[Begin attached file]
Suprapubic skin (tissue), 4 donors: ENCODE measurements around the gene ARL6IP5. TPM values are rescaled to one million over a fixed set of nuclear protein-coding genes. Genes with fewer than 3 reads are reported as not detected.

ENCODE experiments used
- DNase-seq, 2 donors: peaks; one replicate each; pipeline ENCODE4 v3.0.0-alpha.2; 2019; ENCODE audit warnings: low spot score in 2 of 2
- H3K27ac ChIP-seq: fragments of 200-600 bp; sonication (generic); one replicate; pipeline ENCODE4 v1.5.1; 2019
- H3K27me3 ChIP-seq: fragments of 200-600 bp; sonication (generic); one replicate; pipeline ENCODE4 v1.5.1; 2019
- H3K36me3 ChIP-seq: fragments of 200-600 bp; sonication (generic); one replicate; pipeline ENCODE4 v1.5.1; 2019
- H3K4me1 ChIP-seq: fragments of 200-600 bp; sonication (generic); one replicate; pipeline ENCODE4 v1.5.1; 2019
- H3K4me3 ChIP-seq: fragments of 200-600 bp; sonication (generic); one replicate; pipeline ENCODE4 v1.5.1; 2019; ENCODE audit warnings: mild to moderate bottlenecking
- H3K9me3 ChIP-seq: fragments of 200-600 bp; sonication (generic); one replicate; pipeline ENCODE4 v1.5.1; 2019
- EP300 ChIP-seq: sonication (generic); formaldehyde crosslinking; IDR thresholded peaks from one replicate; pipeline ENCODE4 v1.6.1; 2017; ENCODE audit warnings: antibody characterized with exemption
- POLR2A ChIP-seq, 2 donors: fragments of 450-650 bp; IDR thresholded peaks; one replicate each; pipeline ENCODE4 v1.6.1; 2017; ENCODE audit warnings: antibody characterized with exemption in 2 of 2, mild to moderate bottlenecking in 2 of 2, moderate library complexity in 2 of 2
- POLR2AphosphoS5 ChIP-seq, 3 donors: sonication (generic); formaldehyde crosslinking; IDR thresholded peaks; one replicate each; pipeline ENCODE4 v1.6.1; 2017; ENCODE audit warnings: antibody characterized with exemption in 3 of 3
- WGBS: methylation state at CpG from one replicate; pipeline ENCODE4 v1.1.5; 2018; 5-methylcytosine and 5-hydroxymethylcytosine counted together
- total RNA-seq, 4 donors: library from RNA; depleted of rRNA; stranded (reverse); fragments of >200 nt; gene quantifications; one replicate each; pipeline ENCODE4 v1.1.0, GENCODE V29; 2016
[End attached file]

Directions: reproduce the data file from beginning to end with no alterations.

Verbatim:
Suprapubic skin (tissue), 4 donors: ENCODE measurements around the gene ARL6IP5. TPM values are rescaled to one million over a fixed set of nuclear protein-coding genes. Genes with fewer than 3 reads are reported as not detected.

ENCODE experiments used
- DNase-seq, 2 donors: peaks; one replicate each; pipeline ENCODE4 v3.0.0-alpha.2; 2019; ENCODE audit warnings: low spot score in 2 of 2
- H3K27ac ChIP-seq: fragments of 200-600 bp; sonication (generic); one replicate; pipeline ENCODE4 v1.5.1; 2019
- H3K27me3 ChIP-seq: fragments of 200-600 bp; sonication (generic); one replicate; pipeline ENCODE4 v1.5.1; 2019
- H3K36me3 ChIP-seq: fragments of 200-600 bp; sonication (generic); one replicate; pipeline ENCODE4 v1.5.1; 2019
- H3K4me1 ChIP-seq: fragments of 200-600 bp; sonication (generic); one replicate; pipeline ENCODE4 v1.5.1; 2019
- H3K4me3 ChIP-seq: fragments of 200-600 bp; sonication (generic); one replicate; pipeline ENCODE4 v1.5.1; 2019; ENCODE audit warnings: mild to moderate bottlenecking
- H3K9me3 ChIP-seq: fragments of 200-600 bp; sonication (generic); one replicate; pipeline ENCODE4 v1.5.1; 2019
- EP300 ChIP-seq: sonication (generic); formaldehyde crosslinking; IDR thresholded peaks from one replicate; pipeline ENCODE4 v1.6.1; 2017; ENCODE audit warnings: antibody characterized with exemption
- POLR2A ChIP-seq, 2 donors: fragments of 450-650 bp; IDR thresholded peaks; one replicate each; pipeline ENCODE4 v1.6.1; 2017; ENCODE audit warnings: antibody characterized with exemption in 2 of 2, mild to moderate bottlenecking in 2 of 2, moderate library complexity in 2 of 2
- POLR2AphosphoS5 ChIP-seq, 3 donors: sonication (generic); formaldehyde crosslinking; IDR thresholded peaks; one replicate each; pipeline ENCODE4 v1.6.1; 2017; ENCODE audit warnings: antibody characterized with exemption in 3 of 3
- WGBS: methylation state at CpG from one replicate; pipeline ENCODE4 v1.1.5; 2018; 5-methylcytosine and 5-hydroxymethylcytosine counted together
- total RNA-seq, 4 donors: library from RNA; depleted of rRNA; stranded (reverse); fragments of >200 nt; gene quantifications; one replicate each; pipeline ENCODE4 v1.1.0, GENCODE V29; 2016